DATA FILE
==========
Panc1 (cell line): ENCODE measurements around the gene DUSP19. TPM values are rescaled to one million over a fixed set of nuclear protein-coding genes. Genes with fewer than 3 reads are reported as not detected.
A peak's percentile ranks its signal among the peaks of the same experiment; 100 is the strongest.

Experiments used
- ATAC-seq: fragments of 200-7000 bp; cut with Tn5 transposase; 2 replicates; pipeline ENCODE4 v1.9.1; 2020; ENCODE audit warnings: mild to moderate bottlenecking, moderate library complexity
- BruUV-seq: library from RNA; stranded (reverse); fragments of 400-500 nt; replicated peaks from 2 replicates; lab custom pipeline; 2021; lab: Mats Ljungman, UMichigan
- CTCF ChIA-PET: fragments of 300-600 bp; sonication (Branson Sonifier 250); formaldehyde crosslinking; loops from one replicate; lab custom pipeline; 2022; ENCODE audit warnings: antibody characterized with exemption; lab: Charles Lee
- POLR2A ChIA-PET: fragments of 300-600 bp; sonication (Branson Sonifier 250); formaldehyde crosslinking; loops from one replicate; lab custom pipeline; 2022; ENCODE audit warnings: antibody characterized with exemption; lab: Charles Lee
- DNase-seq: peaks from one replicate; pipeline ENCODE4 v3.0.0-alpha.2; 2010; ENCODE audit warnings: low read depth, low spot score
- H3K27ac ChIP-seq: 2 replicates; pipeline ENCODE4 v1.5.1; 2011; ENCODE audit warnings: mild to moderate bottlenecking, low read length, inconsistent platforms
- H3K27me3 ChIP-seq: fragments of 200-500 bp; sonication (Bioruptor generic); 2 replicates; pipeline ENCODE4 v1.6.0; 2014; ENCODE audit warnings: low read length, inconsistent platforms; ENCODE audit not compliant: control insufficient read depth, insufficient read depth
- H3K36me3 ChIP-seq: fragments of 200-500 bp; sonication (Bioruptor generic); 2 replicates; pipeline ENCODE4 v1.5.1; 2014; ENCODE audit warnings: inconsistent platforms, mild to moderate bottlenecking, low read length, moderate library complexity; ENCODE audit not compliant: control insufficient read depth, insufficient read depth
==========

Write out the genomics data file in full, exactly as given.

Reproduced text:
Panc1 (cell line): ENCODE measurements around the gene DUSP19. TPM values are rescaled to one million over a fixed set of nuclear protein-coding genes. Genes with fewer than 3 reads are reported as not detected.
A peak's percentile ranks its signal among the peaks of the same experiment; 100 is the strongest.

Experiments used
- ATAC-seq: fragments of 200-7000 bp; cut with Tn5 transposase; 2 replicates; pipeline ENCODE4 v1.9.1; 2020; ENCODE audit warnings: mild to moderate bottlenecking, moderate library complexity
- BruUV-seq: library from RNA; stranded (reverse); fragments of 400-500 nt; replicated peaks from 2 replicates; lab custom pipeline; 2021; lab: Mats Ljungman, UMichigan
- CTCF ChIA-PET: fragments of 300-600 bp; sonication (Branson Sonifier 250); formaldehyde crosslinking; loops from one replicate; lab custom pipeline; 2022; ENCODE audit warnings: antibody characterized with exemption; lab: Charles Lee
- POLR2A ChIA-PET: fragments of 300-600 bp; sonication (Branson Sonifier 250); formaldehyde crosslinking; loops from one replicate; lab custom pipeline; 2022; ENCODE audit warnings: antibody characterized with exemption; lab: Charles Lee
- DNase-seq: peaks from one replicate; pipeline ENCODE4 v3.0.0-alpha.2; 2010; ENCODE audit warnings: low read depth, low spot score
- H3K27ac ChIP-seq: 2 replicates; pipeline ENCODE4 v1.5.1; 2011; ENCODE audit warnings: mild to moderate bottlenecking, low read length, inconsistent platforms
- H3K27me3 ChIP-seq: fragments of 200-500 bp; sonication (Bioruptor generic); 2 replicates; pipeline ENCODE4 v1.6.0; 2014; ENCODE audit warnings: low read length, inconsistent platforms; ENCODE audit not compliant: control insufficient read depth, insufficient read depth
- H3K36me3 ChIP-seq: fragments of 200-500 bp; sonication (Bioruptor generic); 2 replicates; pipeline ENCODE4 v1.5.1; 2014; ENCODE audit warnings: inconsistent platforms, mild to moderate bottlenecking, low read length, moderate library complexity; ENCODE audit not compliant: control insufficient read depth, insufficient read depth